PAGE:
Kanji Isn’t So Hard Afterall!

A while back on the Japan Times, a Japanese newspaper for foreign readers, there was a tribute to a writer named Mary Sisk Noguchi who wrote for 30 years in the Japan times. Sadly, she died in 2012 from cancer at the age of 56. She was the author of a website called the Kanji Clinic which helped foreign readers learn Kanji while having fun.

Mary’s story is interesting:

Although Mary spoke very fluent Japanese, she wasn’t yet able to write well. “It wasn’t as if she hadn’t tried to learn kanji, but she found it hard going,” her husband says. “Then one day, an older Japanese colleague cited her inability as proof of the commonly held view that only Japanese and Chinese could master kanji. In other words, that it was too hard for foreigners raised in the West.”

Mary was really hurt by this comment, but later she found Professor Heisig’s book Remembering the Kanji. The same book I’ve been using. She found the method more effective than the traditional method, and she became an expert on the subject.

But this belief that foreigners (particularly non-Asians) can’t learn Kanji is still a persistent myth. The idea is that if you don’t spend your youth learning kanji, or exposed to it constantly, you’ll never really learn it. It’s the same kind of myth that says you can’t learn a language as an adult. Sometimes this myth is also used to somehow explain that Asian “minds” are “different” than Western minds, etc.

But really, all of this is nonsense. The problem is not the people, but the method of teaching and learning. If you use the right method, kanji can be learned easily. After using the Heisig method for 1 year (while raising 2 kids), I know more than 800 kanji, and can confidently write them without having to use a dictionary. I had to follow the method strictly, but it definitely worked. Plus, I already knew how to read many more kanji because I read Japanese manga so much and learned them by convergence.

So, if you’re learning Chinese or Japanese, don’t feel discouraged because you’re not the right ethnicity. Just experiment with different methods until you find something that’s effective and sustainable.

Similarly, if you’re learning English, and the grammar rules and spellings drive you crazy, don’t give up. Instead, try different methods until you find something that works. Millions of people of different ethnic backgrounds speak fluent English, so there’s nothing to stop you from becoming fluent too.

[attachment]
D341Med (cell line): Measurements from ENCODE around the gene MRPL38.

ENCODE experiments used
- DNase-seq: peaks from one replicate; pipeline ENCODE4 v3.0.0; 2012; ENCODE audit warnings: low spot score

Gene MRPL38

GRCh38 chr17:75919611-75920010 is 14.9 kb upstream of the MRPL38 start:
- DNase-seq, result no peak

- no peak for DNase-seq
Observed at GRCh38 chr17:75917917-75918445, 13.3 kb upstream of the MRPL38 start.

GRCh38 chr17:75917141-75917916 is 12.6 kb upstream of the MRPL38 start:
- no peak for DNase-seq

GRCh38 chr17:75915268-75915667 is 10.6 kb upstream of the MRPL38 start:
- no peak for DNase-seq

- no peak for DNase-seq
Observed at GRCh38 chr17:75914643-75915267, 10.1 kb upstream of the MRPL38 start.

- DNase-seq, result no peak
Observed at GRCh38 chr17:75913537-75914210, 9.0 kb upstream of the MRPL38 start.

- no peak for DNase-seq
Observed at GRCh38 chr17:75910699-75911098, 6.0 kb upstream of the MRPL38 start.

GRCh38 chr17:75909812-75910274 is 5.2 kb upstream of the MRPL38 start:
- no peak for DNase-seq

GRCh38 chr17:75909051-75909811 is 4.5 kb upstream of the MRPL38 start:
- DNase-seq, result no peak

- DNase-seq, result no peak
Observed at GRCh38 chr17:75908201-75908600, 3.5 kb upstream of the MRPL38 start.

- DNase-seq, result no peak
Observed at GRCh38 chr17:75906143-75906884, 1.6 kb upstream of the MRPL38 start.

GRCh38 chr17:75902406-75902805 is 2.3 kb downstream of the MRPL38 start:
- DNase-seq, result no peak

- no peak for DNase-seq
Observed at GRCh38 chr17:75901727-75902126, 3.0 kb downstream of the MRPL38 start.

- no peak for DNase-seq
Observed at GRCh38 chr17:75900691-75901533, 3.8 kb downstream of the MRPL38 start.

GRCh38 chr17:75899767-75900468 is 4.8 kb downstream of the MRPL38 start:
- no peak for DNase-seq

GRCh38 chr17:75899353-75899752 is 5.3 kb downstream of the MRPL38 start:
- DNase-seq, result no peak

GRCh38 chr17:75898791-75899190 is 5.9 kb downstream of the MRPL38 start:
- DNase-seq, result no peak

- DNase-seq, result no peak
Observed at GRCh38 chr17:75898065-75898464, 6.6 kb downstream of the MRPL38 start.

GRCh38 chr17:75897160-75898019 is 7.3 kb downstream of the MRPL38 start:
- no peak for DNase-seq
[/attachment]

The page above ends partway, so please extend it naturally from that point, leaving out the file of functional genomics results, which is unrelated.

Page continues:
Author: Doug

A fellow who dwells upon the Pale Blue Dot who spends his days obsessing over things like Buddhism, KPop music, foreign languages, BSD UNIX and science fiction.

2 thoughts on “Kanji Isn’t So Hard Afterall!”

  1. Great post! It took me quite a while (many years) to learn to read most common kanji, but that might have been because I didn’t follow any specific program. I learned the first few hundred using flashcards I made myself, but the rest I learned by just looking up words I didn’t know which I came across during reading.

    One thing I focused on that I think helped alot in the beginning is learning the meanings of all the common radicals.

    My biggest weak point with Kanji is that I can’t write that many characters. I’ve tried to learn, but because there are no few times when writing Kanji is really needed I always slack off. For now I’m happy enough with my kanji writing ability… with a keyboard.


    1. Hello,

      I too learned a lot of kanji through reading and through a kind of “convergence” of words I encountered but I still couldn’t write them. I found that the Heisig really helps fill in that gap nicely and can reliably write about 850 kanji or so. It doesn’t help with readings that much but helps a ton with the writing aspect.

      Being able to comfortably write kanji in birthday cards and letters does feel kind of liberating. Kanji seem mysterious until you know them and then they seem perfectly normal. :-p


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